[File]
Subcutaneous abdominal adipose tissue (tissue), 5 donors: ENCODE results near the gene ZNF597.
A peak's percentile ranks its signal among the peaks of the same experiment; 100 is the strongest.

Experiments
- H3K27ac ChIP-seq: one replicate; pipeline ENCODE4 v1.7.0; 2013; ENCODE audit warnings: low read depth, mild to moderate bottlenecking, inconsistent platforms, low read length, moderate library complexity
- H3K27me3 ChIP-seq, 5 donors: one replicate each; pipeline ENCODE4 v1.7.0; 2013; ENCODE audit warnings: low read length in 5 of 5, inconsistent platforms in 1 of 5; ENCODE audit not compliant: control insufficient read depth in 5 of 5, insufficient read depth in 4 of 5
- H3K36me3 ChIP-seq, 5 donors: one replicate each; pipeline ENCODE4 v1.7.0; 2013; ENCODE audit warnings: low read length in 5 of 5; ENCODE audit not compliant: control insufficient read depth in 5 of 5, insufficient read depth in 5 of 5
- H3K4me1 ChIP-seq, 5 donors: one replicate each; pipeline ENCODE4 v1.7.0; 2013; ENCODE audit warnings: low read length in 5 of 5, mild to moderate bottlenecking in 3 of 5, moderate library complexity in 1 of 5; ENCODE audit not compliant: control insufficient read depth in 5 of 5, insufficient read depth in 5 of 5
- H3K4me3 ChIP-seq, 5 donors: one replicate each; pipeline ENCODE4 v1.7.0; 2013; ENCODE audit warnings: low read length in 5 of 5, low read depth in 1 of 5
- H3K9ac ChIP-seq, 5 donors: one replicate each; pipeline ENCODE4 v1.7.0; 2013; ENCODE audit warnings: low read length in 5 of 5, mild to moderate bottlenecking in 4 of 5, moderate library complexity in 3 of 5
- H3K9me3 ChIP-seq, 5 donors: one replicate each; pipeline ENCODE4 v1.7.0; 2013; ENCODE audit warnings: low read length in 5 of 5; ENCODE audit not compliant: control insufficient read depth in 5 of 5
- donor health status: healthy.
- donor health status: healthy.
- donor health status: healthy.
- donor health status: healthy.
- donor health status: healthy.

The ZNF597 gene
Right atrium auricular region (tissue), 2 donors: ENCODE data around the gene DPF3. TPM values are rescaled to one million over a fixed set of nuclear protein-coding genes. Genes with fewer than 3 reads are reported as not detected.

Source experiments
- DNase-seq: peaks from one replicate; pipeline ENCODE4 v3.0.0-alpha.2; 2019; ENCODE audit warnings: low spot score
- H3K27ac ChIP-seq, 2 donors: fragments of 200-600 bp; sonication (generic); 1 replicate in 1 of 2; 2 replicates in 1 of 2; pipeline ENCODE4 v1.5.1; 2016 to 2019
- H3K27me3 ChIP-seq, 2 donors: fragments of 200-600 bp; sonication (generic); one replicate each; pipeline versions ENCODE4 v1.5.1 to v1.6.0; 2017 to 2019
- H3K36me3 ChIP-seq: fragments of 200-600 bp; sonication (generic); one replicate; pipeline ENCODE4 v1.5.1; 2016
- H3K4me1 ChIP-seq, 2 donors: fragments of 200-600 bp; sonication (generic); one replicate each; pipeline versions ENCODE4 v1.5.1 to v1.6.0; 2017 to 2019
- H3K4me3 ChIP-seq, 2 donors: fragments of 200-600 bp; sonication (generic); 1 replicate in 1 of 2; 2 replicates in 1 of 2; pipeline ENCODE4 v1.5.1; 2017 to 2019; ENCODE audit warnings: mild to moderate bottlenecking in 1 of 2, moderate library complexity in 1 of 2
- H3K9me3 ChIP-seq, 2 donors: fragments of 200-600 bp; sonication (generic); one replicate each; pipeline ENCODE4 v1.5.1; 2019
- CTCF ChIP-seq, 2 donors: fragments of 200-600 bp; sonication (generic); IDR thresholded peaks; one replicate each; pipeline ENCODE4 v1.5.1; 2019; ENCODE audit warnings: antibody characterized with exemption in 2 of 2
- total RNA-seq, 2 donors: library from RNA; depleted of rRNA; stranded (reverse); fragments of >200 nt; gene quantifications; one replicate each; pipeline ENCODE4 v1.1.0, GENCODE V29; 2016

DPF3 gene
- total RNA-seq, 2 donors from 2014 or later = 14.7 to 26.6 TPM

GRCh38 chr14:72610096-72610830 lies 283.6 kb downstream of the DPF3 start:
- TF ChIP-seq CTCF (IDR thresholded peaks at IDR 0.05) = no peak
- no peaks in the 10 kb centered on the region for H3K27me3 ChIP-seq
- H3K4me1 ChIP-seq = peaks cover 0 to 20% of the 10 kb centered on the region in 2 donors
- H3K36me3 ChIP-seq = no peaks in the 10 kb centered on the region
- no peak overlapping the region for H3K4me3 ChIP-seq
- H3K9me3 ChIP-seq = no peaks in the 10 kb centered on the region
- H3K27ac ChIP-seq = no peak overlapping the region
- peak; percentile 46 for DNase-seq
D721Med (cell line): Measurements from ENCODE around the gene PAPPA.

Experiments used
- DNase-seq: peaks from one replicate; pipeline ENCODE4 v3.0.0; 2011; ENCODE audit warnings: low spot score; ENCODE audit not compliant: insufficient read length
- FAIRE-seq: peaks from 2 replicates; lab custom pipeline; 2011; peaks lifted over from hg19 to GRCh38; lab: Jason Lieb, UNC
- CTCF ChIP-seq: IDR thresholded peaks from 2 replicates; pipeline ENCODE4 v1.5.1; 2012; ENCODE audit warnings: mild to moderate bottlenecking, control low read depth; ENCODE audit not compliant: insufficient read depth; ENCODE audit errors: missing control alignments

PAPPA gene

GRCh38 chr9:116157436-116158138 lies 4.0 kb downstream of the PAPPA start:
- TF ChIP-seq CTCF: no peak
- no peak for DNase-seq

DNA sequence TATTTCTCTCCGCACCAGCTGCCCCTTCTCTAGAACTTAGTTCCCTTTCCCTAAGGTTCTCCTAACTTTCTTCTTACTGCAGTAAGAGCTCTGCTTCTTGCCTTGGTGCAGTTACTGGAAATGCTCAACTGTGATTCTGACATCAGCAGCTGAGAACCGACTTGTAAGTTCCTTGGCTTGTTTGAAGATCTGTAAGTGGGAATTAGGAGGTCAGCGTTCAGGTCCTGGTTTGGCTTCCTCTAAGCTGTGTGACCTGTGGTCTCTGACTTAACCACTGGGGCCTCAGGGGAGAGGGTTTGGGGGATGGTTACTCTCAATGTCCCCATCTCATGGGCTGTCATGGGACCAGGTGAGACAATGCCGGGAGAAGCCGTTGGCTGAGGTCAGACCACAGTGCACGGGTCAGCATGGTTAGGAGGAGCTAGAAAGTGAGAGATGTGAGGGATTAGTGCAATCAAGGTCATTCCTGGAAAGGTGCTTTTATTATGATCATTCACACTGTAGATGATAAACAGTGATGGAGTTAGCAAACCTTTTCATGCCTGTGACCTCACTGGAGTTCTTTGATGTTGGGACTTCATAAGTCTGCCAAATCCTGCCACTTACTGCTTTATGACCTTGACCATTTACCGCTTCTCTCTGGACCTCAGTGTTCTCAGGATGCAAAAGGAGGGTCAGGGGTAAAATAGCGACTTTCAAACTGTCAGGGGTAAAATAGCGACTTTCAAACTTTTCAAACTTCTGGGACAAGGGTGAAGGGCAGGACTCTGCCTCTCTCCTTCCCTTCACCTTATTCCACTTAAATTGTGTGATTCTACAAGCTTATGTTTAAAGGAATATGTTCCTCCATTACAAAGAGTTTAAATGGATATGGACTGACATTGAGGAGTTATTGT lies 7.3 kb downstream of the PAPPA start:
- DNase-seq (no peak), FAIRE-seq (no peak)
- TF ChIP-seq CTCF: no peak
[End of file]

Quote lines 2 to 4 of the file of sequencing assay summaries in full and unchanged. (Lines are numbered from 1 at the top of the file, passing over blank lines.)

A peak's percentile ranks its signal among the peaks of the same experiment; 100 is the strongest.

Experiments
- H3K27ac ChIP-seq: one replicate; pipeline ENCODE4 v1.7.0; 2013; ENCODE audit warnings: low read depth, mild to moderate bottlenecking, inconsistent platforms, low read length, moderate library complexity